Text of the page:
If you are an avid fan of Dean Koontz, then you will recognise several things from this book. First, this is vintage Koontz, writing as he has for many years except for a few miscues like “Ashley Bell”. Second, the main character in this story has the feel of Odd Thomas. Third, the plot is strangely similar to his book “Twilight Eyes”. And finally fourth, this has all the earmarks of a continuing story line. Koontz is an author that loves words and his stories are always thin on plot but full of description, this is no exception. Much like Stephen King, you either like Koontz or you don’t, I do. This one gets four stars….
After four years of muck and mud, reading A Promised Land was like taking a hot shower. Obama is articulate, intelligent and candid in his recounting of his early years in politics and a portion of his term as president.
His reflection on the events and what it takes to be president are open and informative. Although he tries to give all sides there is a bit of his own bias that shows through. Perhaps his most candid discussions are in the telling of Michelle’s reaction to his political career.
This book made me laugh, made me feel proud, and made angry. Laughing at some of his own gaffes he makes the reader laugh, proud of his term and the work he and his administration accomplished made me proud. His discussion of the political shenanigans that he had to put up with, and as we see still exist, made and makes me angry.
This is a refreshing insight into the workings of our government, and I look forward to volume 2.
You know you are in the hands of a great writer when a book is totally predictable yet you are on the edge of your seat as the story unfolds. Koontz is a master at this and once again proves it in this novel.
As in most of his work, the story itself is thin but his ability as a wordsmith not only shines through but makes this an enjoyable read. My only negative comment is that the end felt rushed and was tied up a little too neatly. I had the feeling that Koontz used this novel to express frustration with our current state of politics and pandemic, yet with the hope that things will be okay.
Having been a fan of Ian Rankin and his Inspector Rebus series, I was anxious to read the newest novel. On page two, Rankin refers to the Jack Reacher series by Lee Child, this should have been an omen. Ironically, I stopped reading Child years ago as the writing became lazy and the books repetitive.
Sad to say, this novel falls into the same trap. While the prose still is above that of most detective novels, the story was predictable and dragged. Not only does Rankin fall under the Reacher curse, but he emulates Michael Connelly by describing all the twists and turns, highways and byways, as Rebus drives from point a to point b. As in any novel that does this, the story then drags.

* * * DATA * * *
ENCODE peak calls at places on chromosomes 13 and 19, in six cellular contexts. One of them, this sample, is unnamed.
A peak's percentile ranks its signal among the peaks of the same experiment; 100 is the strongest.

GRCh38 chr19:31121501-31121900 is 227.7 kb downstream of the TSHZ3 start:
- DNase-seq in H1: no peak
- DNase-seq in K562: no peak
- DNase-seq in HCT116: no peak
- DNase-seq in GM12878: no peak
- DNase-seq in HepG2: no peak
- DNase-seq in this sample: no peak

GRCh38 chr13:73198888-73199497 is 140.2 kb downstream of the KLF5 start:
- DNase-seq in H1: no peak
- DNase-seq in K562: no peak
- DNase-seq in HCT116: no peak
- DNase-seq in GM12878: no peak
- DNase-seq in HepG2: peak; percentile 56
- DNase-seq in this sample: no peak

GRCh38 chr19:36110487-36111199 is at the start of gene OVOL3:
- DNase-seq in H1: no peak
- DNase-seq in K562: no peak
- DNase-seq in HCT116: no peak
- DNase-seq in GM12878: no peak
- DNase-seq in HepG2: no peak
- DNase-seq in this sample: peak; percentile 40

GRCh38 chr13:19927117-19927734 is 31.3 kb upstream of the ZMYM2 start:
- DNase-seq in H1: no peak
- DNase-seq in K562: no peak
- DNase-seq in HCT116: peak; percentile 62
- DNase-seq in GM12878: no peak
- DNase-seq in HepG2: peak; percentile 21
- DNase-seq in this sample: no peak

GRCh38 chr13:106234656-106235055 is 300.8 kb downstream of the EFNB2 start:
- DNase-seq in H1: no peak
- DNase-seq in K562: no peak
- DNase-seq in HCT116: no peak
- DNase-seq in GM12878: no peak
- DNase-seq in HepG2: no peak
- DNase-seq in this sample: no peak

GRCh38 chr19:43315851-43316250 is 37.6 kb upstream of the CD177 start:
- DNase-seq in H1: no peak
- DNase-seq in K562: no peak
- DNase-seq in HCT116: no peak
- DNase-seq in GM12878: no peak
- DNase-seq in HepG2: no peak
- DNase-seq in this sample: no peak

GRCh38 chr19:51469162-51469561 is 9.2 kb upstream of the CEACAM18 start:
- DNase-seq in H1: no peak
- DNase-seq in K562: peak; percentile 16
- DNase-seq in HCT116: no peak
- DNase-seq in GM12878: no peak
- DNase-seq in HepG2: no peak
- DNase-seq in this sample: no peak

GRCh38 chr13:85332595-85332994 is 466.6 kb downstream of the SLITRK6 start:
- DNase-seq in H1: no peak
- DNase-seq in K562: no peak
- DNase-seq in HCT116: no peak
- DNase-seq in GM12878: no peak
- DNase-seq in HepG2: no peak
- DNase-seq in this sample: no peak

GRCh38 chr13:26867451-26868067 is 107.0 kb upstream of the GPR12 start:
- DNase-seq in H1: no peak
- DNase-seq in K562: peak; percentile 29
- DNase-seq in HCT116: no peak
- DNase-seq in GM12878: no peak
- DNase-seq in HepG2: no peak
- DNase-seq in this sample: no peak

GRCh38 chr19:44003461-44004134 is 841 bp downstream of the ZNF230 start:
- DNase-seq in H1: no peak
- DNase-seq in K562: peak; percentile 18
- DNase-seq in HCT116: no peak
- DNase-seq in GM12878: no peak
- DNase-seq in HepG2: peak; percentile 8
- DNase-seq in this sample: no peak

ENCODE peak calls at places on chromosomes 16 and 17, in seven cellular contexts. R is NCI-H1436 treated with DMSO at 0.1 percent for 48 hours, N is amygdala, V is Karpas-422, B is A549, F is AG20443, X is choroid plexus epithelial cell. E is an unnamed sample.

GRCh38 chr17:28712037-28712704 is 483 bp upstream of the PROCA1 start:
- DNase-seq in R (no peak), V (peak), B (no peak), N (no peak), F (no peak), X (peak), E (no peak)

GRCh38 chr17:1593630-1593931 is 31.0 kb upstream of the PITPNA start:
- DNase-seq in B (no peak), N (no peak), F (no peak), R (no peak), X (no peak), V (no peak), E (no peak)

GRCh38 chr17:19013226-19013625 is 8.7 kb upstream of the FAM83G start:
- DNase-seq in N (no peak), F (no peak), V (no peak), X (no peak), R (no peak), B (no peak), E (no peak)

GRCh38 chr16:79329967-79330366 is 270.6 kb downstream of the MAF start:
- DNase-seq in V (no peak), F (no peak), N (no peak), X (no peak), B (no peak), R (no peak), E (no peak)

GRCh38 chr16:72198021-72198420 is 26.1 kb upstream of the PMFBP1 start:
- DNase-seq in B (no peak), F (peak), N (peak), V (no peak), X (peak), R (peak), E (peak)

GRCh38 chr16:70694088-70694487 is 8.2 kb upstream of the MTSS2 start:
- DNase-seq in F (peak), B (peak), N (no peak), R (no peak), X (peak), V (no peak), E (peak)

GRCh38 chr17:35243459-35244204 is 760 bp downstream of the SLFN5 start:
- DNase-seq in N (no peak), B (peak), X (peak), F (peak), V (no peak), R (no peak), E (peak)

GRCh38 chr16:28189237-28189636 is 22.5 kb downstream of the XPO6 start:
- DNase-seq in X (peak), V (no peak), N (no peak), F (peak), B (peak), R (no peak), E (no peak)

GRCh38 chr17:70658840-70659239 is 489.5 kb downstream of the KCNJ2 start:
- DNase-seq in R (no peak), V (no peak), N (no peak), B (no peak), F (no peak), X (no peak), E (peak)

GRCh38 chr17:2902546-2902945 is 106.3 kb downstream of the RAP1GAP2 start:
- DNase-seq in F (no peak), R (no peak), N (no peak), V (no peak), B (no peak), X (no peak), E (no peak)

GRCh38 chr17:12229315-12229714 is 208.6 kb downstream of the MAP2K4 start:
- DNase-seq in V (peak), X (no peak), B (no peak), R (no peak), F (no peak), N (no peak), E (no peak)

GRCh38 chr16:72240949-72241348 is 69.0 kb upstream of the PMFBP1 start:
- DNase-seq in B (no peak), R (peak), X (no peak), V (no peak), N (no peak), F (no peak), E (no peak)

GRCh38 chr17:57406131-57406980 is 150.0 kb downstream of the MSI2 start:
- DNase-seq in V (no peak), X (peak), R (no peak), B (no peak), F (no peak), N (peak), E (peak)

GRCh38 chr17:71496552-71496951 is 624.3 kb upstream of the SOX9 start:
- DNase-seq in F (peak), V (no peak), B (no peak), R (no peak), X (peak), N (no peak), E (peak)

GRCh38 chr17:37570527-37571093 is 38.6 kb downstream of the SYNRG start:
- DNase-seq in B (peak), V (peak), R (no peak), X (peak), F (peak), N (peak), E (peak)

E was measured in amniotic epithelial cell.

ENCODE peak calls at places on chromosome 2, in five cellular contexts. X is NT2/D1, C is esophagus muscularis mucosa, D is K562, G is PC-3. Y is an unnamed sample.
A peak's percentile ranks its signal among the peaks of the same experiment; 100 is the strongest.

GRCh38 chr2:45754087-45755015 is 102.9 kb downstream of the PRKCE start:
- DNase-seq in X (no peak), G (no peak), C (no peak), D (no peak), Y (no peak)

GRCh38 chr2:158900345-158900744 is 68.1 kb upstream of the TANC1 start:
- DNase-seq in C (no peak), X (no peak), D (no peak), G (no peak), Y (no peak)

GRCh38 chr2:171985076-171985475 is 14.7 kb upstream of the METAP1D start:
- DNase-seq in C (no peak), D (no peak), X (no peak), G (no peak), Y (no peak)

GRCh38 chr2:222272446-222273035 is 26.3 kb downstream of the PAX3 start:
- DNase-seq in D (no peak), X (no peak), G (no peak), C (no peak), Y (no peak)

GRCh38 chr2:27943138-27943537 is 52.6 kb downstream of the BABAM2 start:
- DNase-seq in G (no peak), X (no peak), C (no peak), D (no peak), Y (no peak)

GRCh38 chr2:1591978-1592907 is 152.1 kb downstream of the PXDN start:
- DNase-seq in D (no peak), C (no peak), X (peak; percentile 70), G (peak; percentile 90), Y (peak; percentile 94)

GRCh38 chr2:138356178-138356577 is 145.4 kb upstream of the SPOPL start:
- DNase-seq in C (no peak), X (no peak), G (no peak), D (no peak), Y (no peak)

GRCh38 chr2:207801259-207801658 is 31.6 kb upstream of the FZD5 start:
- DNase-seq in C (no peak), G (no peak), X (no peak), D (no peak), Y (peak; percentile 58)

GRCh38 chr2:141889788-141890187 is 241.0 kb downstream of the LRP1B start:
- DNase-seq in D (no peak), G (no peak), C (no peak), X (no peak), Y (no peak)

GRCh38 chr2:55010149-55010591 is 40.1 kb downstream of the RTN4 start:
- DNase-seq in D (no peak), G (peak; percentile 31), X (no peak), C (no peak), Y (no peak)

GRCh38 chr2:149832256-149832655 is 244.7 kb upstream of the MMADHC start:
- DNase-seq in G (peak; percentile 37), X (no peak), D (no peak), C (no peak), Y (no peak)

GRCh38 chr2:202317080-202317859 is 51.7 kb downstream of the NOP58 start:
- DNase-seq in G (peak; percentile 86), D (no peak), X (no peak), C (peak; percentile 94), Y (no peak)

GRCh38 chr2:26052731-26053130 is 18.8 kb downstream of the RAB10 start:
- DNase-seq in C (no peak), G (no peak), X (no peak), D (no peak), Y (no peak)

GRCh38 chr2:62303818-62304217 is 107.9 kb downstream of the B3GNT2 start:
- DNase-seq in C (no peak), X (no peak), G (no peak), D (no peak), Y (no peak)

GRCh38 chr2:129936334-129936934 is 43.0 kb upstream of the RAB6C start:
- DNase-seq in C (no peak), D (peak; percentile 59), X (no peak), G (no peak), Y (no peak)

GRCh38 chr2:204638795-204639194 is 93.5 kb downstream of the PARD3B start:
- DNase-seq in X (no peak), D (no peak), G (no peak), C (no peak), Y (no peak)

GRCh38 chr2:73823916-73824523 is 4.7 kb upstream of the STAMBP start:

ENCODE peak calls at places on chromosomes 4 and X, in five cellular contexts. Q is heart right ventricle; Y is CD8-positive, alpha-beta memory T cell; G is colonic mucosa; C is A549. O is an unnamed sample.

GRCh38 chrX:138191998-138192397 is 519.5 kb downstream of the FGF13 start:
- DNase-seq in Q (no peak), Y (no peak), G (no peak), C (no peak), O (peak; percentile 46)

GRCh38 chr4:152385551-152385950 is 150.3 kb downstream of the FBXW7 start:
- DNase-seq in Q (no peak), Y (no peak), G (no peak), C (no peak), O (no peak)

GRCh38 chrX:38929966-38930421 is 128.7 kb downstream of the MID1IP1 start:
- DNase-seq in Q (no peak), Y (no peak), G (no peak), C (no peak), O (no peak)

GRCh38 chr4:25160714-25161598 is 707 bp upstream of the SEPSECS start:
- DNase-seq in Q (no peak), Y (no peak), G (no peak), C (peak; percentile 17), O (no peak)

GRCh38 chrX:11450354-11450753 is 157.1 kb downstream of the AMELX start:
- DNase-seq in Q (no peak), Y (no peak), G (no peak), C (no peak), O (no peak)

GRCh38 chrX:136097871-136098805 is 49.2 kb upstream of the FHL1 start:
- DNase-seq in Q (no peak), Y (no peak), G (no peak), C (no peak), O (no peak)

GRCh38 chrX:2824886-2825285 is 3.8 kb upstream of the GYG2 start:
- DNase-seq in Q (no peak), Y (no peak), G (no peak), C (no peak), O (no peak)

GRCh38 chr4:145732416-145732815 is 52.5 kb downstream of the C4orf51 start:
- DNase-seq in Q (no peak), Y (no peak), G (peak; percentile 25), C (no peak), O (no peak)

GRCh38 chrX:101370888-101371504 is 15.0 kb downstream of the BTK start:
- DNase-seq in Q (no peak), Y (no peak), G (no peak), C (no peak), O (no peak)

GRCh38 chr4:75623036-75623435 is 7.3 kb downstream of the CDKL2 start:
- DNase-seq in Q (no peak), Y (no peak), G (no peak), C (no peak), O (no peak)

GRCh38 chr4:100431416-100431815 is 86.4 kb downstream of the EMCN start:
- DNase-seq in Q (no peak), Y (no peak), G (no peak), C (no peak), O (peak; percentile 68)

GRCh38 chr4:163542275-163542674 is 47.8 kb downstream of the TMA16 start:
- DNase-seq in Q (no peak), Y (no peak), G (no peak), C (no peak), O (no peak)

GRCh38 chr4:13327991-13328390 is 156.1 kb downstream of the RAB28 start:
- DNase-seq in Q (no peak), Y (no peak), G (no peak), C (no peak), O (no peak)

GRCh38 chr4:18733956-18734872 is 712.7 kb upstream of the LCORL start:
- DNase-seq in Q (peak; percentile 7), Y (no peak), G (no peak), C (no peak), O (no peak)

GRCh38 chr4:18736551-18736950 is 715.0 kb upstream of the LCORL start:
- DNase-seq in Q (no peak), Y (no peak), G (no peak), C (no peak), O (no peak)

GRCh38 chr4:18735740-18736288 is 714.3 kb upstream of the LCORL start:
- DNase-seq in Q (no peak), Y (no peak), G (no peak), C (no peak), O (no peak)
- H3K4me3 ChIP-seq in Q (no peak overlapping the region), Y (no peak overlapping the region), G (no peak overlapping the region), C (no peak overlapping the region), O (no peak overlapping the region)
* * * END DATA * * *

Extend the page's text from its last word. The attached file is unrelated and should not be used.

Usually, the characters in Rankin’s novels draw me deeper into the story. Unfortunately, in this novel, the characters I have enjoyed are one dimensional and dull. Even the normally interesting Cafferty is bland.
This one gets three stars, and I hope the next one gets us back to the standard we have come to enjoy.
This is a must read. This is also a book that needs more attention from those who can do something about the current political situation.
Enrich gives a detailed account of Deutsche bank and how it developed into the sleazy institution it is today. This reads like a novel more than a nonfiction account. While the first half is slow, the second half picks up and becomes a page turner. Enrich does a good job of explaining the financial terms so they do not bog down the reading.
This book also explains some of the mystery around the current president and how he has managed to stay afloat in spite of his bankruptcies. It also draws back the curtain on the intrigue surrounding the retirement of Justice Kennedy which opened the door to replace him with Kavanaugh.
I highly recomment this book and give it five stars.
While the title implies a “how to”, the book is more of a “what is”. The author, through his own personal struggle, defines what is a racist and what is not extremely well. The book was an eye opener for me and has me re-evaluating my own beliefs and attitudes. Prior to reading this book I would have said I was not racist, which I now know is a racist comment.
This book is a must read especially in the current climate of our nation. Kendi pulls no punches about the discussion of racism and his message is that much stronger as he narrates his own battle with becoming an antiracist.
My only negative comment is in the title which makes the book fall short of expectation. While Kendi defines antiracist and gives some pointers in to how to be one, I feel there could have been more practical suggestions toward that end.
While everyone was hoping that this would be a book giving us more dirt on DJT, from that perspective it is a disappointment. It is, however, a look into just how messed up the heirs of Fred Trump are and how Mary’s father, Freddy, was mistreated.
The insights into the environment he grew up in may help explain DJT’s mindset, but as the author points out does not excuse them. The information is not new. She does amplify the fact that no one, even today, has confronted DJT about his actions. The fact that others can so easily use him is both sad and scary. The fact that his enablers do not confront him is even sadder. One of the best points Mary Trump makes is the “normalizing” of DJT by the media and others that has allowed him to become who he is.
This is a book that spends too much time whining about the mistreatment of Freddy Trump. It is very repetitive and her psychological insights are simplistic. If DJT was not the current president, this book would never have been written nor, if so, would not have been noticed.
This one gets two stars. I read this because I have a need to get information first-hand, but would not recommend it.